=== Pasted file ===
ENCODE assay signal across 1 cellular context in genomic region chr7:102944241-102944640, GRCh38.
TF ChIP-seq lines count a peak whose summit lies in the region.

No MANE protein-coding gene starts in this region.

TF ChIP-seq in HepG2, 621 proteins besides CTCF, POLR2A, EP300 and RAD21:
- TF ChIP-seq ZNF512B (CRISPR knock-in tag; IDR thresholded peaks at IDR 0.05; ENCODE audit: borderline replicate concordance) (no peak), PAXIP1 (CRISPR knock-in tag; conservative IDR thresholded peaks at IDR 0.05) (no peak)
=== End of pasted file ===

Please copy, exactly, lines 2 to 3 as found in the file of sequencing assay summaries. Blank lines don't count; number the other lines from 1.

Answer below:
TF ChIP-seq lines count a peak whose summit lies in the region.

No MANE protein-coding gene starts in this region.